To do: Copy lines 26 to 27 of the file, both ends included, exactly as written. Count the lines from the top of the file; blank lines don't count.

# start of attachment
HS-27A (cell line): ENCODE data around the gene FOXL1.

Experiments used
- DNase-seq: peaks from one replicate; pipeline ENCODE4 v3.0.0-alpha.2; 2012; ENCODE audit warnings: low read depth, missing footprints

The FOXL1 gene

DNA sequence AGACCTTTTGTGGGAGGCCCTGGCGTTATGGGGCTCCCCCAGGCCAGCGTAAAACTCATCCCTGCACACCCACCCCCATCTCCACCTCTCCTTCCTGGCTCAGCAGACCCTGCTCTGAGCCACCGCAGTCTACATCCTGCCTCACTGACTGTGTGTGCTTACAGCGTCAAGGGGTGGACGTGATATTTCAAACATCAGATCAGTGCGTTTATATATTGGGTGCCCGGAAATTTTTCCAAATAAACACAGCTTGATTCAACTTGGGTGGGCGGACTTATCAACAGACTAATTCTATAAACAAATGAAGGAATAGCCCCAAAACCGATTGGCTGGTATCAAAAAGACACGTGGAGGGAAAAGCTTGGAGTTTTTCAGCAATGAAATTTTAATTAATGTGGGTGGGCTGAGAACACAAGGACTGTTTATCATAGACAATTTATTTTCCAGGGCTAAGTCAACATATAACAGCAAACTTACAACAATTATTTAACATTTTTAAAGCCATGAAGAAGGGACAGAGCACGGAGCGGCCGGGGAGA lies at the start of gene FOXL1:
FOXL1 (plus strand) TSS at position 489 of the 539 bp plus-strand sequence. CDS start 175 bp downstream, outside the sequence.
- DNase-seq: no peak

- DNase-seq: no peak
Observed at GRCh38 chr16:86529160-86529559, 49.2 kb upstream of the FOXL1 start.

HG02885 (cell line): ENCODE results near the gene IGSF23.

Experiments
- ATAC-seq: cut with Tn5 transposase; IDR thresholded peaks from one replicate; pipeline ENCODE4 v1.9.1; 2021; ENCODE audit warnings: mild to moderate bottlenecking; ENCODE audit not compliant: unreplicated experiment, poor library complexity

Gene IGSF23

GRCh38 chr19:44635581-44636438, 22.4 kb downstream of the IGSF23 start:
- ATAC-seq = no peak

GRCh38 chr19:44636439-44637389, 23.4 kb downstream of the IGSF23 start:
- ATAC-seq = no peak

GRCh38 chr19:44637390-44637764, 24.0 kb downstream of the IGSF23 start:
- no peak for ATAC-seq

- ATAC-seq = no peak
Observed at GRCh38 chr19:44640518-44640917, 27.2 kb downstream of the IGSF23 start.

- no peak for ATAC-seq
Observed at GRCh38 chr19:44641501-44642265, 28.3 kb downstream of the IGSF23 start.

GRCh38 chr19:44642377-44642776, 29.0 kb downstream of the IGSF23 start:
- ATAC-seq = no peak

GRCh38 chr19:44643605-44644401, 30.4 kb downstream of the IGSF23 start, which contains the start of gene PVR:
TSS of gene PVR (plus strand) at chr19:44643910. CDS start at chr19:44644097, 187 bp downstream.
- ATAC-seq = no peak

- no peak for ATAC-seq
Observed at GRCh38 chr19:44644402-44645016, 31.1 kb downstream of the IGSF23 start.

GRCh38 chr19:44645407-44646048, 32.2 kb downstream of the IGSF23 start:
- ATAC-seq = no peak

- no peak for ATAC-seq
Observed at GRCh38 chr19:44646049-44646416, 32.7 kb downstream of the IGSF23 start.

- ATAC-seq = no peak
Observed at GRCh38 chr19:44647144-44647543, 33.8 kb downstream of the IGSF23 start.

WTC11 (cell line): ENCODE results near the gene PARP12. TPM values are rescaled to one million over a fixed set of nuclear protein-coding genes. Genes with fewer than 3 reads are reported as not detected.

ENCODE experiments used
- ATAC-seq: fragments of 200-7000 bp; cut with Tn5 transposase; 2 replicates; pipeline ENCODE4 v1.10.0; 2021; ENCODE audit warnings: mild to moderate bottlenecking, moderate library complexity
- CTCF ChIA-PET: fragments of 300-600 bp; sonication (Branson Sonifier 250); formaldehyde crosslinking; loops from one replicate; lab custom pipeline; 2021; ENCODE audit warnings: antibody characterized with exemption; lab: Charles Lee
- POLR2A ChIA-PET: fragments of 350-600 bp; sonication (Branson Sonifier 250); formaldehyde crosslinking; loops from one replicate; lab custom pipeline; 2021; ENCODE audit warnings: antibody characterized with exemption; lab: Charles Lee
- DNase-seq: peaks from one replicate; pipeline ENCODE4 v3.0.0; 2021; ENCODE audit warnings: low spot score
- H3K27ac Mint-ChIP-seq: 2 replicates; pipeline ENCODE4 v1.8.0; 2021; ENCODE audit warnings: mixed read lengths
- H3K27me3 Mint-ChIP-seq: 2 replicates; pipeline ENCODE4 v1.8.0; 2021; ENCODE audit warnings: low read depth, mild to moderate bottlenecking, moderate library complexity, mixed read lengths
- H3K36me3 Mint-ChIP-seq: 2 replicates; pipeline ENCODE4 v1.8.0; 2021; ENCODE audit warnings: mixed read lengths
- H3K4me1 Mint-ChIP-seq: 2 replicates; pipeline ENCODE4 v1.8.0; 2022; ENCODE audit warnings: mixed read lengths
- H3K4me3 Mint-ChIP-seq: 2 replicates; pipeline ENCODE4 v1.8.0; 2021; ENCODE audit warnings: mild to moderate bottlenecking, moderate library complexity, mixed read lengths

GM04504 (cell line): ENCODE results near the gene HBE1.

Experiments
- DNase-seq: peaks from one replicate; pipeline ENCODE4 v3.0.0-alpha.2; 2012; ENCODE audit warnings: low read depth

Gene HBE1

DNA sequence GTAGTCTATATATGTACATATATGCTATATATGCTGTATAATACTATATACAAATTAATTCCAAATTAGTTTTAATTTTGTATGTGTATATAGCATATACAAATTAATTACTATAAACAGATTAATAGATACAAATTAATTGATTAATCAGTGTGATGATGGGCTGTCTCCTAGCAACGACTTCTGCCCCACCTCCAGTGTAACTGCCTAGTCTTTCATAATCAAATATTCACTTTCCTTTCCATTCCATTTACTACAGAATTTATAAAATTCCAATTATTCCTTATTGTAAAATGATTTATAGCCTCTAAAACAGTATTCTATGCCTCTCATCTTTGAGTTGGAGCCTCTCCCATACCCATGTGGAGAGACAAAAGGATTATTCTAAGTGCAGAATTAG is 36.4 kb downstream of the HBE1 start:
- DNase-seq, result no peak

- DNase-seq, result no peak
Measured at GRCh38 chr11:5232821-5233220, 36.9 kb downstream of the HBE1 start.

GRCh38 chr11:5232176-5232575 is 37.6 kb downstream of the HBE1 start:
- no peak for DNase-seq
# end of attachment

GRCh38 chr19:44643605-44644401, 30.4 kb downstream of the IGSF23 start, which contains the start of gene PVR:
TSS of gene PVR (plus strand) at chr19:44643910. CDS start at chr19:44644097, 187 bp downstream.